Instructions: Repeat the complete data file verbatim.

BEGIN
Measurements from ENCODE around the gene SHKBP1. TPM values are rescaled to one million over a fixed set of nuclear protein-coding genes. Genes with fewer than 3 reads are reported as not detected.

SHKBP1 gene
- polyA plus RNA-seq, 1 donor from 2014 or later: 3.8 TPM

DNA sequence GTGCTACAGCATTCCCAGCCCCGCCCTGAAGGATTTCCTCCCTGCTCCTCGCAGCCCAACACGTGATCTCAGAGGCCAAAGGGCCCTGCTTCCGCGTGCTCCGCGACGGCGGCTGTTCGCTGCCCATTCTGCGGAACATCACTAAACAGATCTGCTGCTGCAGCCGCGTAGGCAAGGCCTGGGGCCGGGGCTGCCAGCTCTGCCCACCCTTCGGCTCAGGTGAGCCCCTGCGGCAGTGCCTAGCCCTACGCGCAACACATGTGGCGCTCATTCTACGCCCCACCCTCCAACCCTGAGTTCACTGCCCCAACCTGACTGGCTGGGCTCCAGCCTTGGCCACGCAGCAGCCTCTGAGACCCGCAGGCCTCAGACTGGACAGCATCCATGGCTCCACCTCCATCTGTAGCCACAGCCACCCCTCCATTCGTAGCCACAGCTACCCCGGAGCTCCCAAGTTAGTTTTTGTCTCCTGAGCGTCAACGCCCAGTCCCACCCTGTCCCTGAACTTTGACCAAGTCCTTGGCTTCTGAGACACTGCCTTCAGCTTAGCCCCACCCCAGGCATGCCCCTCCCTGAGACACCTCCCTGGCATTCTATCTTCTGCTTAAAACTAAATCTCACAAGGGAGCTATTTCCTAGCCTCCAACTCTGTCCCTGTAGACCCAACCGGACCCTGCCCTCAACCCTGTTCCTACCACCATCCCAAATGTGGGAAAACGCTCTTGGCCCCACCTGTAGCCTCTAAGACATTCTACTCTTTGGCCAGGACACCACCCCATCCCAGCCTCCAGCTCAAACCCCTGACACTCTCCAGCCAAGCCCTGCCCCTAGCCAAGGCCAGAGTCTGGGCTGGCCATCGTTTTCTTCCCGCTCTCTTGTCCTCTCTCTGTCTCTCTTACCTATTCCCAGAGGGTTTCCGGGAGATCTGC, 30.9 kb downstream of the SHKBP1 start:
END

Measurements from ENCODE around the gene SHKBP1. TPM values are rescaled to one million over a fixed set of nuclear protein-coding genes. Genes with fewer than 3 reads are reported as not detected.

SHKBP1 gene
- polyA plus RNA-seq, 1 donor from 2014 or later: 3.8 TPM

DNA sequence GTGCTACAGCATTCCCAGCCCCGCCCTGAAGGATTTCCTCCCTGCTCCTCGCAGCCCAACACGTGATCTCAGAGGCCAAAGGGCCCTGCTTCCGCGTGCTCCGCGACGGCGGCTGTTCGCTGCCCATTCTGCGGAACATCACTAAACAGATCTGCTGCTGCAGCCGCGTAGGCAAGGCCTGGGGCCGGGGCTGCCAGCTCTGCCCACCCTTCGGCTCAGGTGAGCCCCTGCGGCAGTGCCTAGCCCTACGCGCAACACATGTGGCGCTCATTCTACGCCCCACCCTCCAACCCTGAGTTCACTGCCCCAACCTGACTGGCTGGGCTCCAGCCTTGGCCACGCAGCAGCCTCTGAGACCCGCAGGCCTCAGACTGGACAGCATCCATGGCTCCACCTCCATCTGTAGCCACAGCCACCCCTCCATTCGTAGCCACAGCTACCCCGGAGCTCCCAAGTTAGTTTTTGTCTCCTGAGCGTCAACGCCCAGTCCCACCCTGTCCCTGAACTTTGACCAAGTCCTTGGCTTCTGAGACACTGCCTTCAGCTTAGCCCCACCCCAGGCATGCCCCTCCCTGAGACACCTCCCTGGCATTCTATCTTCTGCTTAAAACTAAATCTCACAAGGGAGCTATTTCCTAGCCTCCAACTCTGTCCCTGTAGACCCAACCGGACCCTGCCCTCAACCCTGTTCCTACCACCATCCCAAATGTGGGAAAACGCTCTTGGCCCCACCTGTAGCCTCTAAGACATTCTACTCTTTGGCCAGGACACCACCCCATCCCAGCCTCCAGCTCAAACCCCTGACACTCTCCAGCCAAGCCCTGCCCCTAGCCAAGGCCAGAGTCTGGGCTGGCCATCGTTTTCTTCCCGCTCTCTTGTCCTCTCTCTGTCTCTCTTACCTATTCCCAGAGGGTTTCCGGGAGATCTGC, 30.9 kb downstream of the SHKBP1 start: